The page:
What we know for sure right now, is that post 1 October 2021, IP products will not be as generous and comprehensive as they are today. They will still offer the necessary protection that we all need, however some of the key features and benefits of these products will be removed.

Despite the changes in IP products to come, there have been some good developments in these products recently that you and your clients may not be aware of. We, at AFRM, would like to make sure that you are aware of these and that we make the necessary changes before it is too late.

The team at AFRM stands ready to provide your clients with the best advice possible during this time of change.

Simply reach out and we’d be delighted to work through this issue with you and your clients, to discuss your options and, if appropriate, to complete the necessary reviews.


Rob Vitnell

Managing Director AFRM


Case Study:

With this story we demonstrate that AFRM will not settle for the first response from an insurer and will work to get the best possible cover and premiums to meet its clients’ needs.
It demonstrates our knowledge of the market means we can negotiate the best possible terms for our clients.
It demonstrates the value of seeking advice and getting the right insurance plan in place.

We often talk about how our expertise in financial risk management and knowledge of insurance products enables us to achieve outcomes that our clients (and many in our industry) may not be able to achieve on their own.

This story provides a number of examples that, we hope, validates that claim.

Mia [named changed to protect client privacy] is a successful single professional in her mid-50s who was referred to AFRM a number of years ago with a view to expanding the level of her insurance cover.

At that time, Mia only had life insurance through her two separate superannuation funds. Each superannuation fund was paying monthly premiums on her behalf for Income Protection (IP), Term Life and Total and Permanent Disability (TPD).

Being a single person, Mia was more focused on having adequate IP and TPD cover to financially support her through an illness or disability, rather than coverage in the event of her death.

She also wanted to minimise the impact of premiums on her personal cash flow.

AFRM Managing Director, Rob Vitnell, was Mia’s adviser and developed strategic recommendations in line with Mia’s directions which ultimately provided a financial risk management plan offering IP benefits in excess of $10,000 per month and a range of ancillary benefits should Mia ever be unable to work due to illness.

The risk management plan also delivered TPD cover of a million dollars and recommended ‘split’ style policies which allowed Mia to fund the majority of her premiums via superannuation.

The first hurdle AFRM was able to surmount for Mia was that the initial proposed supplier of her IP insurance wanted to apply a 50 per cent loading to the premium quoted because of a genetic condition her biological mother had died of relatively early in her life.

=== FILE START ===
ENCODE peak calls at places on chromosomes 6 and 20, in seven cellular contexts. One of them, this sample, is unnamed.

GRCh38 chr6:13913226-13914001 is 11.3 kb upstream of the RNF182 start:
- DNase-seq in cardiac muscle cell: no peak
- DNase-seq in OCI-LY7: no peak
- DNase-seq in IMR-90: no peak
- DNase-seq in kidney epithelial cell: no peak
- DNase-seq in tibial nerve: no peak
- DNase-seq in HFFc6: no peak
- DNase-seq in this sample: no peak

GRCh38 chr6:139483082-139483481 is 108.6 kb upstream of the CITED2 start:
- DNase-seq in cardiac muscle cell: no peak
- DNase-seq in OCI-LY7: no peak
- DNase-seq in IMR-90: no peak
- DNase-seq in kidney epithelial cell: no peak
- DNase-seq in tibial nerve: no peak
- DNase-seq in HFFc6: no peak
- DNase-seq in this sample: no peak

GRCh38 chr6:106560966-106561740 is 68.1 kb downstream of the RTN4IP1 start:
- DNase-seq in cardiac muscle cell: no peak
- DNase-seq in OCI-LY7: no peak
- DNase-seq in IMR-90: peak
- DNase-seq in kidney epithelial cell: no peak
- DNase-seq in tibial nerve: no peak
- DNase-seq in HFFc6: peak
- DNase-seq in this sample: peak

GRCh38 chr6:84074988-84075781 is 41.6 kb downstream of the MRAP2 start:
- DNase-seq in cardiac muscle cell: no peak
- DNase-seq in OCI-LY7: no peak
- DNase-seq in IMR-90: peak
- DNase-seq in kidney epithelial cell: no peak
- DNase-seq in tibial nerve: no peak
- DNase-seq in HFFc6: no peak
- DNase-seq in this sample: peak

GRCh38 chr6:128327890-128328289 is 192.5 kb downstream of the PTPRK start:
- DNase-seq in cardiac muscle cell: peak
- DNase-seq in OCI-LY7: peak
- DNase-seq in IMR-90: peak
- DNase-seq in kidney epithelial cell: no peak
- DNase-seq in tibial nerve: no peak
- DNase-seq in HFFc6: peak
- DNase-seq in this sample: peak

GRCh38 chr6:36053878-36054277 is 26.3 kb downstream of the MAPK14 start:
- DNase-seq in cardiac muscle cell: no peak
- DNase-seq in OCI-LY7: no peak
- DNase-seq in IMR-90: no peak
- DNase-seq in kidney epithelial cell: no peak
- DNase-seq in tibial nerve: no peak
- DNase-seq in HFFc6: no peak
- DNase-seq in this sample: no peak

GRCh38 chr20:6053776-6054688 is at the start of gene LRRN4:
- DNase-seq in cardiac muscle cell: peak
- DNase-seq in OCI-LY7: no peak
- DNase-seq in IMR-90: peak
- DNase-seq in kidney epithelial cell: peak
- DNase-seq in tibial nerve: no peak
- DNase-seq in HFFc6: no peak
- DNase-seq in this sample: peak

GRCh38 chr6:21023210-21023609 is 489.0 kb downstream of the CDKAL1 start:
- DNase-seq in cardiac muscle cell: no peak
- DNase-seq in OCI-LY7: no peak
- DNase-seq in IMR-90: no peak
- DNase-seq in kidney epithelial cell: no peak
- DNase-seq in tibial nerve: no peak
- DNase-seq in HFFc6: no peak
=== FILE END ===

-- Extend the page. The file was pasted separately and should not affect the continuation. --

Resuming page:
This proposition would have taken the annual premium to in excess of $10,000, a sum Mia understandably believed to be unreasonable.

Accordingly, AFRM sourced an alternative provider who was willing to provide the same level of cover without any loading on the premium which met the approval of Mia and her financial advisers (AFRM’s referral partner).

After establishing the new policies, AFRM also liaised with the relevant superannuation funds to cancel the pre-existing policies in her superannuation that were replaced by the new.

That’s where some months later AFRM again stepped in to assist Mia obtain refunds from one of the superannuation funds when it became evident that it had continued to debit premium amounts for a period of nine months despite the insurance being cancelled!

AFRM contacted the relevant superannuation fund and provided evidence of the sums being deducted and persuaded the superannuation fund trustees to initiate an investigation into why the funds had continued to be debited from Mia’s account. AFRM was given an assurance that a full refund would be expedited as soon as possible.

Following implementation of the changes recommended by AFRM, Mia had a total of four policies with premiums funded in part by two separate superannuation funds:

  • Income Protection as Superannuation (Agreed Value) with a benefit of $10,000+ per month, 90 days wait, to age 65

  • Income Protection Plus (Agreed Value) with a benefit of $10,000+ per month, 90 days wait, to age 65

  • Accelerated Protection Superlink Total and Permanent Disability TPD (Own Occupation TPD) with a benefit of more than $1m

  • Accelerated Protection Total and Permanent Disability (Any Occupation TPD) with a benefit of more than $1m.